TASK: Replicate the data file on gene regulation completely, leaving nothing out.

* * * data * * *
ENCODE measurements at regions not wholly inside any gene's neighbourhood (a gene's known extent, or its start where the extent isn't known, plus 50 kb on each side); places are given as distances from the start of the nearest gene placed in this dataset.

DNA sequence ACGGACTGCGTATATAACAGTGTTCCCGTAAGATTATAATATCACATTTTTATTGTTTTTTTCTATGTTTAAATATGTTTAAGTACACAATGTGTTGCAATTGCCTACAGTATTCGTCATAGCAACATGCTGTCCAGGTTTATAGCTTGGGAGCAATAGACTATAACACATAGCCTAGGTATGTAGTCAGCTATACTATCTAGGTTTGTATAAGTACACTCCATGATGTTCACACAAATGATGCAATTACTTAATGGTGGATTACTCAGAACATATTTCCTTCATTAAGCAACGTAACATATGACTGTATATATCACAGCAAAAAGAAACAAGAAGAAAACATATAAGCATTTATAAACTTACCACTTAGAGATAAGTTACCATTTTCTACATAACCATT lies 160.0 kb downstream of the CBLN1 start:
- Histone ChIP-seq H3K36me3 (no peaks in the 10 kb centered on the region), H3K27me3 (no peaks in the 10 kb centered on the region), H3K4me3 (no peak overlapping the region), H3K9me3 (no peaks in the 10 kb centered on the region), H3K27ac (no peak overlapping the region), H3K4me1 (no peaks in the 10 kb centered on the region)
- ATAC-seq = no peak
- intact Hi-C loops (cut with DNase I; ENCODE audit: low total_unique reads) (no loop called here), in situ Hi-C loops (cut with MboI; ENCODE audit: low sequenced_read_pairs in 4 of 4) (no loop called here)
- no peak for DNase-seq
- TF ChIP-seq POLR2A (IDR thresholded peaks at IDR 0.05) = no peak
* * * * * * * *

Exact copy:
ENCODE measurements at regions not wholly inside any gene's neighbourhood (a gene's known extent, or its start where the extent isn't known, plus 50 kb on each side); places are given as distances from the start of the nearest gene placed in this dataset.

DNA sequence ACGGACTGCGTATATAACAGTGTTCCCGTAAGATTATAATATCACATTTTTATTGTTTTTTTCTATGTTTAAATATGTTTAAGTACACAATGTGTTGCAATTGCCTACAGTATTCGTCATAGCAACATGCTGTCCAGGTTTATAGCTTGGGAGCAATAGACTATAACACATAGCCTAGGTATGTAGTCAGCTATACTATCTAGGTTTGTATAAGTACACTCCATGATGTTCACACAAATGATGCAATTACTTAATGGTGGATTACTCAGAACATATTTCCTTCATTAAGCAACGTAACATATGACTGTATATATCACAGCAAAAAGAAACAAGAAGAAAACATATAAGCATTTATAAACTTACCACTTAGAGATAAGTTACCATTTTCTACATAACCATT lies 160.0 kb downstream of the CBLN1 start:
- Histone ChIP-seq H3K36me3 (no peaks in the 10 kb centered on the region), H3K27me3 (no peaks in the 10 kb centered on the region), H3K4me3 (no peak overlapping the region), H3K9me3 (no peaks in the 10 kb centered on the region), H3K27ac (no peak overlapping the region), H3K4me1 (no peaks in the 10 kb centered on the region)
- ATAC-seq = no peak
- intact Hi-C loops (cut with DNase I; ENCODE audit: low total_unique reads) (no loop called here), in situ Hi-C loops (cut with MboI; ENCODE audit: low sequenced_read_pairs in 4 of 4) (no loop called here)
- no peak for DNase-seq
- TF ChIP-seq POLR2A (IDR thresholded peaks at IDR 0.05) = no peak